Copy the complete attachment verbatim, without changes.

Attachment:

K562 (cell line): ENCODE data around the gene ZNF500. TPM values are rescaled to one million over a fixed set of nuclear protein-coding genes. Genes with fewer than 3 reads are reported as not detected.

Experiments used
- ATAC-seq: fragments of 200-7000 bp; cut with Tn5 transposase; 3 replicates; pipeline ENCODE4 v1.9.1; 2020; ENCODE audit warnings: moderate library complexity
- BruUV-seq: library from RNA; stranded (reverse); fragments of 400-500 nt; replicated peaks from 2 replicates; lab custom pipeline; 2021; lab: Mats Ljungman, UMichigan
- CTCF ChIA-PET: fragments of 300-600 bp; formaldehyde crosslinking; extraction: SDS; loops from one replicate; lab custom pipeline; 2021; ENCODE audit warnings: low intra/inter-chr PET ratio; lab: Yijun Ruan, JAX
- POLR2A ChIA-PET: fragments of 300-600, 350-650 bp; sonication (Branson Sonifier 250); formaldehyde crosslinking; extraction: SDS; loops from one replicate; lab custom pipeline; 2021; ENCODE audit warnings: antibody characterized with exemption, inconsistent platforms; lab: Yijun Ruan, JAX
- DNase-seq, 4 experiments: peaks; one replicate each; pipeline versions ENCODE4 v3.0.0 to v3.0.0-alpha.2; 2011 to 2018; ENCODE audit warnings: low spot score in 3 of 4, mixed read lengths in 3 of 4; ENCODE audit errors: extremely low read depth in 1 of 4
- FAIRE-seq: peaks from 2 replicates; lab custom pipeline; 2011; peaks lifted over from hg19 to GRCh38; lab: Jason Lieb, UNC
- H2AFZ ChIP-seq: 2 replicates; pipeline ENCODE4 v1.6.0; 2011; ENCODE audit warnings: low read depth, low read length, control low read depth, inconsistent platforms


K562 (cell line): ENCODE data around the gene ZNF500. TPM values are rescaled to one million over a fixed set of nuclear protein-coding genes. Genes with fewer than 3 reads are reported as not detected.

Experiments used
- ATAC-seq: fragments of 200-7000 bp; cut with Tn5 transposase; 3 replicates; pipeline ENCODE4 v1.9.1; 2020; ENCODE audit warnings: moderate library complexity
- BruUV-seq: library from RNA; stranded (reverse); fragments of 400-500 nt; replicated peaks from 2 replicates; lab custom pipeline; 2021; lab: Mats Ljungman, UMichigan
- CTCF ChIA-PET: fragments of 300-600 bp; formaldehyde crosslinking; extraction: SDS; loops from one replicate; lab custom pipeline; 2021; ENCODE audit warnings: low intra/inter-chr PET ratio; lab: Yijun Ruan, JAX
- POLR2A ChIA-PET: fragments of 300-600, 350-650 bp; sonication (Branson Sonifier 250); formaldehyde crosslinking; extraction: SDS; loops from one replicate; lab custom pipeline; 2021; ENCODE audit warnings: antibody characterized with exemption, inconsistent platforms; lab: Yijun Ruan, JAX
- DNase-seq, 4 experiments: peaks; one replicate each; pipeline versions ENCODE4 v3.0.0 to v3.0.0-alpha.2; 2011 to 2018; ENCODE audit warnings: low spot score in 3 of 4, mixed read lengths in 3 of 4; ENCODE audit errors: extremely low read depth in 1 of 4
- FAIRE-seq: peaks from 2 replicates; lab custom pipeline; 2011; peaks lifted over from hg19 to GRCh38; lab: Jason Lieb, UNC
- H2AFZ ChIP-seq: 2 replicates; pipeline ENCODE4 v1.6.0; 2011; ENCODE audit warnings: low read depth, low read length, control low read depth, inconsistent platforms